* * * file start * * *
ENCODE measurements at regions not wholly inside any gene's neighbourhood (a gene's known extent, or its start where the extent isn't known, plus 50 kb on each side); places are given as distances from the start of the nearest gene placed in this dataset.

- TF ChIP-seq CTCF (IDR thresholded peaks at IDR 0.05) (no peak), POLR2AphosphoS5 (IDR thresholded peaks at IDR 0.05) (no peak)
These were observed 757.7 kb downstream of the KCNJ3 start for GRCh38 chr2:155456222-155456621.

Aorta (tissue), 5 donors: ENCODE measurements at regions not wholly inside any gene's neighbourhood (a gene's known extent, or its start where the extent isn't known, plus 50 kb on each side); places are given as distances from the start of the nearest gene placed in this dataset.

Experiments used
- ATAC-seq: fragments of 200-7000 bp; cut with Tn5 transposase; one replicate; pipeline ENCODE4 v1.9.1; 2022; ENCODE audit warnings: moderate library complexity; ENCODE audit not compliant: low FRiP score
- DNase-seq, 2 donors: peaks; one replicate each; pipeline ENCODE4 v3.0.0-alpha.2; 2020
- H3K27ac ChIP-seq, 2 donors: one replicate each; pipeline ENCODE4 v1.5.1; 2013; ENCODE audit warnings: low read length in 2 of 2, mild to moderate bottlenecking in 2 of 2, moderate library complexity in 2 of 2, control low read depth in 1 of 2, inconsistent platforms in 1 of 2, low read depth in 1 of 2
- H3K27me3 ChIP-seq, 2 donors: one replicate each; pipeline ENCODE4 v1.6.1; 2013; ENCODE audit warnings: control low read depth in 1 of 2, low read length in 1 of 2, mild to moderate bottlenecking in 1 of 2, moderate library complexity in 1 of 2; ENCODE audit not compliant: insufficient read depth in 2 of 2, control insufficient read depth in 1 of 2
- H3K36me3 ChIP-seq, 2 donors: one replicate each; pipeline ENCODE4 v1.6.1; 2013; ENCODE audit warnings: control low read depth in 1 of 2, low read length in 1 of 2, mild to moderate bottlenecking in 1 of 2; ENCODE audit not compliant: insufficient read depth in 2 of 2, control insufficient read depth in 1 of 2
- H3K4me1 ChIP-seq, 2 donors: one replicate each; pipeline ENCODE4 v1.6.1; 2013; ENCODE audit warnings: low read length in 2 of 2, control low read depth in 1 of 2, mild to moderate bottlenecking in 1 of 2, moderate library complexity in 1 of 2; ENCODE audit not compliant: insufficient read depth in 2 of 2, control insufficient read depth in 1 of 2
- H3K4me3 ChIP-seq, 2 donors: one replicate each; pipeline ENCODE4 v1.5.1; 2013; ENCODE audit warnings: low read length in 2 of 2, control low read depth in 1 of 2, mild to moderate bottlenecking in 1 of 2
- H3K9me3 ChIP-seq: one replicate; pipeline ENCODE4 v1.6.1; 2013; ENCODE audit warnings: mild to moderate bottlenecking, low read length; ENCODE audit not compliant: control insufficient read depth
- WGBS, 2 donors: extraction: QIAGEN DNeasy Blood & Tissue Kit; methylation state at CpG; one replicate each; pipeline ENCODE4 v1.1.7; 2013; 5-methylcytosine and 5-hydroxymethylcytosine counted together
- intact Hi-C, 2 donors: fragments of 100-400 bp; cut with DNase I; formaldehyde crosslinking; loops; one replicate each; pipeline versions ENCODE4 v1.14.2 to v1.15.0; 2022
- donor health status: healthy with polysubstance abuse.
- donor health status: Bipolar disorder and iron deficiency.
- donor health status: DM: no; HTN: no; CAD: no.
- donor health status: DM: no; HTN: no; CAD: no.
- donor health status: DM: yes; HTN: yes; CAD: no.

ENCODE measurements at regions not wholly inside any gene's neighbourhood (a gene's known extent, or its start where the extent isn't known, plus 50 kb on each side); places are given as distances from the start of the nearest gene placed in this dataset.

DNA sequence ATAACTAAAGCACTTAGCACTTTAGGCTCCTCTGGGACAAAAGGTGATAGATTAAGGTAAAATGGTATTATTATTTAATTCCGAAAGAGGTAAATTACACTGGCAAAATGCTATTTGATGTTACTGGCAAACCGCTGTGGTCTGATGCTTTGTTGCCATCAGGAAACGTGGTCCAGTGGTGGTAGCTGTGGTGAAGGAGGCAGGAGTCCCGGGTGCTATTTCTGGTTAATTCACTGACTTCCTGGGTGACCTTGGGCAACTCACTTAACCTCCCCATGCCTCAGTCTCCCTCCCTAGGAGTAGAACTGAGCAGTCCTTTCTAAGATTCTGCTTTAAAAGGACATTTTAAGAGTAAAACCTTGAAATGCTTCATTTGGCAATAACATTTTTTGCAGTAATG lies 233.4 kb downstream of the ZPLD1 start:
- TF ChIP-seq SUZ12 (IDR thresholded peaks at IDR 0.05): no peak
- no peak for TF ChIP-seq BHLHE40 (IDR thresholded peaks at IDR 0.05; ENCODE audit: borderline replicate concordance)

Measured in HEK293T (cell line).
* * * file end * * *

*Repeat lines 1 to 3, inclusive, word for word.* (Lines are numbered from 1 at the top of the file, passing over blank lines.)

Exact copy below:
ENCODE measurements at regions not wholly inside any gene's neighbourhood (a gene's known extent, or its start where the extent isn't known, plus 50 kb on each side); places are given as distances from the start of the nearest gene placed in this dataset.

- TF ChIP-seq CTCF (IDR thresholded peaks at IDR 0.05) (no peak), POLR2AphosphoS5 (IDR thresholded peaks at IDR 0.05) (no peak)
These were observed 757.7 kb downstream of the KCNJ3 start for GRCh38 chr2:155456222-155456621.